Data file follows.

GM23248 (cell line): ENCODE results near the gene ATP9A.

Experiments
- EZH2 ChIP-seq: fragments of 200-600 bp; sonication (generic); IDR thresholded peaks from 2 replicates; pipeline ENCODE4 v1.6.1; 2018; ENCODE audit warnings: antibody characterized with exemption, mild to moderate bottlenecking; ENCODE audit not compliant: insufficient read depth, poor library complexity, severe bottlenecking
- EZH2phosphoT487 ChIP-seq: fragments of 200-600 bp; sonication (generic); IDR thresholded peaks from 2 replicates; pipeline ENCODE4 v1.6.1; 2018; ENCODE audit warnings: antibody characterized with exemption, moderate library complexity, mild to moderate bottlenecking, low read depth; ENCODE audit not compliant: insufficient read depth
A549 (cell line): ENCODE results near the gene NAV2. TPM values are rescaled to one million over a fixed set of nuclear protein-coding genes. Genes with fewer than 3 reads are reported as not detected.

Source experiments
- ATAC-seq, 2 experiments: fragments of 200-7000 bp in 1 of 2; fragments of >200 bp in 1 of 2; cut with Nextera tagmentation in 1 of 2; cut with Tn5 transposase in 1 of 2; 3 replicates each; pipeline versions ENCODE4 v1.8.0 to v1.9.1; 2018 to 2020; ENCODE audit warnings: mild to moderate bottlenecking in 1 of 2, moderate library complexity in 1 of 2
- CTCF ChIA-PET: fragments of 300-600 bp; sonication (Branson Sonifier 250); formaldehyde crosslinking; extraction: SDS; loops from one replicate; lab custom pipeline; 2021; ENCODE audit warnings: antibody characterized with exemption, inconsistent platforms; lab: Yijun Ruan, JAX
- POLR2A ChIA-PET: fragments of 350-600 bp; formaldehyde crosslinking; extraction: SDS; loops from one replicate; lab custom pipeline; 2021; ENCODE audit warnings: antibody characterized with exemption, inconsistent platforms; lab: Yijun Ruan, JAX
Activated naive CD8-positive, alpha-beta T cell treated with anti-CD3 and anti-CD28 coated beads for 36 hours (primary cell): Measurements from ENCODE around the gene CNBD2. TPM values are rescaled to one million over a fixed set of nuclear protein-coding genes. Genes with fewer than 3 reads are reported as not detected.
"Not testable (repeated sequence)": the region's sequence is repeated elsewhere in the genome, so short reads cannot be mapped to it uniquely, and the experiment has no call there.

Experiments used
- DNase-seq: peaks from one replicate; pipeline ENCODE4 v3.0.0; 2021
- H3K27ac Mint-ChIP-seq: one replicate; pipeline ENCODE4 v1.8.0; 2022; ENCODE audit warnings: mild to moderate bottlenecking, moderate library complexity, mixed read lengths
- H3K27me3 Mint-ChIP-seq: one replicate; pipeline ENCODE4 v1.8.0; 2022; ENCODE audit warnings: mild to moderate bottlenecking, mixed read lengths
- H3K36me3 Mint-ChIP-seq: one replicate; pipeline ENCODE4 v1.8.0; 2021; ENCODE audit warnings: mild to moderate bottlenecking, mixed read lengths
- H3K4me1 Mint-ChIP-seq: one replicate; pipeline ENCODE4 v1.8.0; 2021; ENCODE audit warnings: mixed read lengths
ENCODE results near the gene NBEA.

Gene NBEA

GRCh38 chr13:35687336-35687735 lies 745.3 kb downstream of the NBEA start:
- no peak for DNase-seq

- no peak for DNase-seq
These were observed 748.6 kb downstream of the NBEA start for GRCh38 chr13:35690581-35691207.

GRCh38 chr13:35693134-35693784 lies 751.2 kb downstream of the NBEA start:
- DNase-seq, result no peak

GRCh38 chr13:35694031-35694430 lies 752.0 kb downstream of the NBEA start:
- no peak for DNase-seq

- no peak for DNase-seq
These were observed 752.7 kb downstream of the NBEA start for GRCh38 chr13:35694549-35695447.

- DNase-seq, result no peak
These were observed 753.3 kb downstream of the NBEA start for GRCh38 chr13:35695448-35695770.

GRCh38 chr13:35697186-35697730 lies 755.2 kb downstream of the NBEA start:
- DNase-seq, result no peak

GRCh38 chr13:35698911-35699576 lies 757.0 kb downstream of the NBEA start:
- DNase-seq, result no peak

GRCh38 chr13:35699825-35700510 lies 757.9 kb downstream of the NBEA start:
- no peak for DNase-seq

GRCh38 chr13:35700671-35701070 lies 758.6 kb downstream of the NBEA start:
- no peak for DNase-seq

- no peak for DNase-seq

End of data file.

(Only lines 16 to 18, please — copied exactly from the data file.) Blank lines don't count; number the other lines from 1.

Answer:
- H3K36me3 Mint-ChIP-seq: one replicate; pipeline ENCODE4 v1.8.0; 2021; ENCODE audit warnings: mild to moderate bottlenecking, mixed read lengths
- H3K4me1 Mint-ChIP-seq: one replicate; pipeline ENCODE4 v1.8.0; 2021; ENCODE audit warnings: mixed read lengths
ENCODE results near the gene NBEA.